Canadian title the Financial Post published an apology on its website yesterday for an unnamed reporter’s conduct on Twitter:

An apology
Posted: February 11, 2009, 6:18 PM by NP Editor

Today, a Financial Post reporter responded unprofessionally to another Twitter user on his personal Twitter account.

While the remarks were made on the reporter’s personal Twitter account, the conversation first began when the reporter was acting in his capacity as a reporter for the Financial Post.

We hold – and will continue to hold – all our reporters to a higher standard in how they address anyone, in any forum.

We apologize for the reporter’s conduct.

The reporter in question seems to be @sirdavid (David George-Cosh) who engaged in battle with marketing professional @aprildunford – neatly summed up by Ian Capstick on his MediaStyle blog.

Dunford has drawn a line under the Twitter furore in a blog post, which remphasises why social media needs social awareness – basic manners apply here too.

Interesting to note in the Post’s apology the blurring lines between personal and private. We’ve seen guidelines set out before about journalists and professional/public profiles on social networking sites for example, but the debate seems to be moving onto Twitter.

Most journalists (or other professionals for that matter) would see this as obvious – don’t have an outburst like that full stop. But where does the personal become the public? The Post makes the connection because this conversation started on a work issue – but is it always that easy to draw the line?

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Ten things every journalist should know in 2009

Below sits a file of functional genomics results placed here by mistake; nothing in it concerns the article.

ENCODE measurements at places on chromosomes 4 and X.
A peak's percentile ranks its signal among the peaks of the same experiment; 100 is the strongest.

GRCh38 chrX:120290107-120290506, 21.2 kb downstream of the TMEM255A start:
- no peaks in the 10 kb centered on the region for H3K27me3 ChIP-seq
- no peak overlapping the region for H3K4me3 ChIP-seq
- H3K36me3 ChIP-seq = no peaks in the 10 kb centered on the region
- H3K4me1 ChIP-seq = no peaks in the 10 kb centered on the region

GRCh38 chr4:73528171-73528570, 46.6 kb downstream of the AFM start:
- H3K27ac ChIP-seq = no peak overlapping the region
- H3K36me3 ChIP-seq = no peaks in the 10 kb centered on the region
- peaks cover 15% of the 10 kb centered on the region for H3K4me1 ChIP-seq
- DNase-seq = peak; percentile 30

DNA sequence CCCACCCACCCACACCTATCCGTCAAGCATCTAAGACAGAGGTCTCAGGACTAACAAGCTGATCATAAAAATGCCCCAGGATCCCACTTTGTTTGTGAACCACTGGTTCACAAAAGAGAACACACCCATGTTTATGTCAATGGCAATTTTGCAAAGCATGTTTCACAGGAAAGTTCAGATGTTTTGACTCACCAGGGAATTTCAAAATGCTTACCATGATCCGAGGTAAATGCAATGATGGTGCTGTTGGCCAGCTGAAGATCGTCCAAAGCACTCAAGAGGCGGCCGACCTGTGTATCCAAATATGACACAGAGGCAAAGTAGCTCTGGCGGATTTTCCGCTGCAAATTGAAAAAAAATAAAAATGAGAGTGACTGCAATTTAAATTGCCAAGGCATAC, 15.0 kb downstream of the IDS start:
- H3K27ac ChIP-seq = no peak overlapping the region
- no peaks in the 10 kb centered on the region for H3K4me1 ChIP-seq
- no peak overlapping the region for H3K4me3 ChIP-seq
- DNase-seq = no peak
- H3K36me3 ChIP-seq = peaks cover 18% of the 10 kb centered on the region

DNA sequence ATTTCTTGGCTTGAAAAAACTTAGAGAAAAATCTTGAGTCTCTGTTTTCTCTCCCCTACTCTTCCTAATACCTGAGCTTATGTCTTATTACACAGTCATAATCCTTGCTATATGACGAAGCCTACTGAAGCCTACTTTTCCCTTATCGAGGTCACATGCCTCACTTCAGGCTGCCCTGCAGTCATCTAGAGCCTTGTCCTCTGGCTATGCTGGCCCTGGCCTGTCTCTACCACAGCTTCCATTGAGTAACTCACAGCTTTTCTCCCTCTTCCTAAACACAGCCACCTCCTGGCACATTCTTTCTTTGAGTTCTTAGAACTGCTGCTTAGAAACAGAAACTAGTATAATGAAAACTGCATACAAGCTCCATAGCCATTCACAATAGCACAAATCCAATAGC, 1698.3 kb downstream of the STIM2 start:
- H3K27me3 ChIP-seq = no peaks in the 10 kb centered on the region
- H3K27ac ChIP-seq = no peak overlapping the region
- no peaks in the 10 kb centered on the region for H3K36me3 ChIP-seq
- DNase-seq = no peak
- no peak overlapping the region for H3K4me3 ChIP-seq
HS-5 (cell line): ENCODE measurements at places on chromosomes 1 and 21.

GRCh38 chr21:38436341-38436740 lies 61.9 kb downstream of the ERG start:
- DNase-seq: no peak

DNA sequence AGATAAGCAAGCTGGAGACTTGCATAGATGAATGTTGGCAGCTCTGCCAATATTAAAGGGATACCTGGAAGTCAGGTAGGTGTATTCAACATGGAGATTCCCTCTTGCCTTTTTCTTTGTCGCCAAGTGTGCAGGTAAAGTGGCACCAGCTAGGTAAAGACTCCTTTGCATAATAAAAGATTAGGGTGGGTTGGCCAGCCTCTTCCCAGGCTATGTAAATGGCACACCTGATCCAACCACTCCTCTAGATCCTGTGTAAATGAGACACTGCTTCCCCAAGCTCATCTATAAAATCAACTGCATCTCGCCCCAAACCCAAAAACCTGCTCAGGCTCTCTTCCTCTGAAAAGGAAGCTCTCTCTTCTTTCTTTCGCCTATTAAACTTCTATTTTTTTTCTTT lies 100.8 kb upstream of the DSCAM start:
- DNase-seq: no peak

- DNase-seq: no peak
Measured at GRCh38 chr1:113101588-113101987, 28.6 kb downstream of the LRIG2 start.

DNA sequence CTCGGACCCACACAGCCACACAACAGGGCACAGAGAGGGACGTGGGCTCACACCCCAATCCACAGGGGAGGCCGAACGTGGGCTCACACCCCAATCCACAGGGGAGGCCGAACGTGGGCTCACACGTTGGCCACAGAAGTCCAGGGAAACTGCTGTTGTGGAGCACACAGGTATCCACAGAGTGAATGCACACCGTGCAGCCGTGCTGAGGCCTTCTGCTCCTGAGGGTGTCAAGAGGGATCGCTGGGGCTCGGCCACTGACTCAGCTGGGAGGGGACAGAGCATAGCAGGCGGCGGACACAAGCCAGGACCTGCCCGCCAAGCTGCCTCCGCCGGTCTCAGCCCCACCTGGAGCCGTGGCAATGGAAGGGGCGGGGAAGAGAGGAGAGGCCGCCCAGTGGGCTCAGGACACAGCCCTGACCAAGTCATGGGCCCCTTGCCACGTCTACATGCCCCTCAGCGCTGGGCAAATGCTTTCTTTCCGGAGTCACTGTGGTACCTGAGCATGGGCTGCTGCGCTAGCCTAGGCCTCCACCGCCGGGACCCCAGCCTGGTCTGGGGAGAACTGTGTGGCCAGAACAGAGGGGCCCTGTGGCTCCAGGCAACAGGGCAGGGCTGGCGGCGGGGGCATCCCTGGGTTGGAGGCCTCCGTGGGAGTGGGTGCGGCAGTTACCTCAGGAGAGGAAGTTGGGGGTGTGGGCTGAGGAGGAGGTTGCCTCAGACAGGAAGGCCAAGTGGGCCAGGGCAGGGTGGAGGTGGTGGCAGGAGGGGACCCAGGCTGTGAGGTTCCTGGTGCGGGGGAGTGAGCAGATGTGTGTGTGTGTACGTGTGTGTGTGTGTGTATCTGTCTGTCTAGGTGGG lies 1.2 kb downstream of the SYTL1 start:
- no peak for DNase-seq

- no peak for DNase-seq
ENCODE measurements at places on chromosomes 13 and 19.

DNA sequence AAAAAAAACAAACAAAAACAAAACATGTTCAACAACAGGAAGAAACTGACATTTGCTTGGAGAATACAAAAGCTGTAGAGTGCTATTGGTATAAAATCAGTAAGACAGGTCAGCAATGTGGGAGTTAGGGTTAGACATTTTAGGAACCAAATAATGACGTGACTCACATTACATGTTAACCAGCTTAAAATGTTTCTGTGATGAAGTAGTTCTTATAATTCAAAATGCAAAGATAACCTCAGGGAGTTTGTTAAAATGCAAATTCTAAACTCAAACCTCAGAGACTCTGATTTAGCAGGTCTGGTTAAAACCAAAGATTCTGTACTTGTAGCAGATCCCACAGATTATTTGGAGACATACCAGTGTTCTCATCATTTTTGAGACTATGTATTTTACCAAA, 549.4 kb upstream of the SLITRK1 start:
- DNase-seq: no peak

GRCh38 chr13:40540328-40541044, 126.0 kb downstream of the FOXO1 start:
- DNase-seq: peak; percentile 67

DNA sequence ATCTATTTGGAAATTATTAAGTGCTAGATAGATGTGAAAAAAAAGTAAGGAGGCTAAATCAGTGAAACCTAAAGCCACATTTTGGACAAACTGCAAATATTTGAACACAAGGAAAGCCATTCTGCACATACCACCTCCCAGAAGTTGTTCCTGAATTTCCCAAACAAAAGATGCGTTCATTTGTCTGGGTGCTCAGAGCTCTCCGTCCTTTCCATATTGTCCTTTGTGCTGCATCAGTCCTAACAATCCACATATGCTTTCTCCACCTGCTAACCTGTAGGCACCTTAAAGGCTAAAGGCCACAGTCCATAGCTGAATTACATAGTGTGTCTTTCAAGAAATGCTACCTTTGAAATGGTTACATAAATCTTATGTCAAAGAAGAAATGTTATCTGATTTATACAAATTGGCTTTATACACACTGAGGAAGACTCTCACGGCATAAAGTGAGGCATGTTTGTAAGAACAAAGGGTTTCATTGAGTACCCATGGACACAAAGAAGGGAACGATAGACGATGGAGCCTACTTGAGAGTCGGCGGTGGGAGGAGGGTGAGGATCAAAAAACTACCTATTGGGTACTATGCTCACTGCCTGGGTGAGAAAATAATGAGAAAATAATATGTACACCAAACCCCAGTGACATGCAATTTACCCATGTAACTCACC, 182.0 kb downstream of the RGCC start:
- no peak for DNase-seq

1. How to use Twitter to build communities, cover your beat, instigate and engage in conversations.

2. How to use RSS feeds to gather news and manage them using filtering techniques (basic or advanced).

3. That there is a difference between link journalism and ‘cut and paste’ journalism (aka plagiarism).

4. That your readers are smarter than you think. In fact, many are smarter than you – they know more than you do.

5. That churnalism is much easier to spot online. If you do this regularly, your readers are already on to you – merely re-writing press releases without bringing anything to the table no longer cuts it.

6. Google is your friend. But if you are not using advanced search techniques, you really have no idea what it is capable of.

7. You do not have to own, or even host, the technology to innovate in journalism and engage your readers. There is a plethora of free or cheap tools available online, so there is no excuse for not experimenting with them.

8. Multimedia for multimedia’s sake rarely works, and is often embarrassing. If you are going to do it, either do it well enough so it works as a standalone item or do it to complement your written coverage – for example, add a link to the full sound file of your interview with someone in your article, or a link to the video of someone’s entire speech at an event. The latter will enhance the transparency of your journalism too. Great tips and resources here and some useful tips on doing video on a budget.